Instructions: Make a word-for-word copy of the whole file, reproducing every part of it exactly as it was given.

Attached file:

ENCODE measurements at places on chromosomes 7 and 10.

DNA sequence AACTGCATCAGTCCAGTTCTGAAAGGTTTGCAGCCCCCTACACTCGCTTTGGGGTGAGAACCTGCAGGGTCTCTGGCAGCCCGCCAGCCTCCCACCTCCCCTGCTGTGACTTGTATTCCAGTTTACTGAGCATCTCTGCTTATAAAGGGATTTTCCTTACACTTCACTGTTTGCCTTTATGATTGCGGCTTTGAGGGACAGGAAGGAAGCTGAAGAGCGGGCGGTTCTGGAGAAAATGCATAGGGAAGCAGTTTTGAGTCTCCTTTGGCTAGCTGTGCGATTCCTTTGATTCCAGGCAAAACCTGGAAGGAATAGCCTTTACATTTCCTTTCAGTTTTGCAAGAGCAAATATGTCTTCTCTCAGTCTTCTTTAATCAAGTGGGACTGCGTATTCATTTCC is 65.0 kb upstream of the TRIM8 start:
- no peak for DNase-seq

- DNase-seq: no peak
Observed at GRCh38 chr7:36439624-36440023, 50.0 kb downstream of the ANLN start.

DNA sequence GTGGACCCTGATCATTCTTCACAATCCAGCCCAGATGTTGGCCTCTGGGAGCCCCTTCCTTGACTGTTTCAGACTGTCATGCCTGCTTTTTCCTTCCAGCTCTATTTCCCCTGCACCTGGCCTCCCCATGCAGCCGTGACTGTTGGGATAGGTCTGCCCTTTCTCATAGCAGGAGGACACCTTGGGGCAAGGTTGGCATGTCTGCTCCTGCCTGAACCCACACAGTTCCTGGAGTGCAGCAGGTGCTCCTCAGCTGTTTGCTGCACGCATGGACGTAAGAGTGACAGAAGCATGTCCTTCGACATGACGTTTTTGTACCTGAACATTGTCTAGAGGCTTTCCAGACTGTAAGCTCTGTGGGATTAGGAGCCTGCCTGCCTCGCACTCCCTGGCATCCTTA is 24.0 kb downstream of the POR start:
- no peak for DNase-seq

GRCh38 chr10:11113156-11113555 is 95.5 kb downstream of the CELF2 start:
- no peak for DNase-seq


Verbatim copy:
ENCODE measurements at places on chromosomes 7 and 10.

DNA sequence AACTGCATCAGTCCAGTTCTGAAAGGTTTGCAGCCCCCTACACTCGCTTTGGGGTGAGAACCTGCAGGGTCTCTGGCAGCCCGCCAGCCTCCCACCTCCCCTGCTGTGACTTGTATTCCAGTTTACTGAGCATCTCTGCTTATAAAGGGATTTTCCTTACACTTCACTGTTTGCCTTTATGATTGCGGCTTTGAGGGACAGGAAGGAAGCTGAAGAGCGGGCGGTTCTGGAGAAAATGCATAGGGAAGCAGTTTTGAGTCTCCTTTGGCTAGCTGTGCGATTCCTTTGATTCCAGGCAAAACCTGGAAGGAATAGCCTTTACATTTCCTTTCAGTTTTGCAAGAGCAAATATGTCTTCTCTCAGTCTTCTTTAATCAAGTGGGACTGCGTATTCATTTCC is 65.0 kb upstream of the TRIM8 start:
- no peak for DNase-seq

- DNase-seq: no peak
Observed at GRCh38 chr7:36439624-36440023, 50.0 kb downstream of the ANLN start.

DNA sequence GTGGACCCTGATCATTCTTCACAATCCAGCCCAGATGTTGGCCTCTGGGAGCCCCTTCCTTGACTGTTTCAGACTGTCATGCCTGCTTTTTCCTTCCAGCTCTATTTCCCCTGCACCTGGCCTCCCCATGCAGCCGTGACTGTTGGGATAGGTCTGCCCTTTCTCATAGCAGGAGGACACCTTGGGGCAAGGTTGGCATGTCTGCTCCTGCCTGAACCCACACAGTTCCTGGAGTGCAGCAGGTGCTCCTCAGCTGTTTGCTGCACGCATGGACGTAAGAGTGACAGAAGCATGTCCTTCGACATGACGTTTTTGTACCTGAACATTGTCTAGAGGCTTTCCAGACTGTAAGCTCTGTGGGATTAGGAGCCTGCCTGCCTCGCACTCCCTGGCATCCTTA is 24.0 kb downstream of the POR start:
- no peak for DNase-seq

GRCh38 chr10:11113156-11113555 is 95.5 kb downstream of the CELF2 start:
- no peak for DNase-seq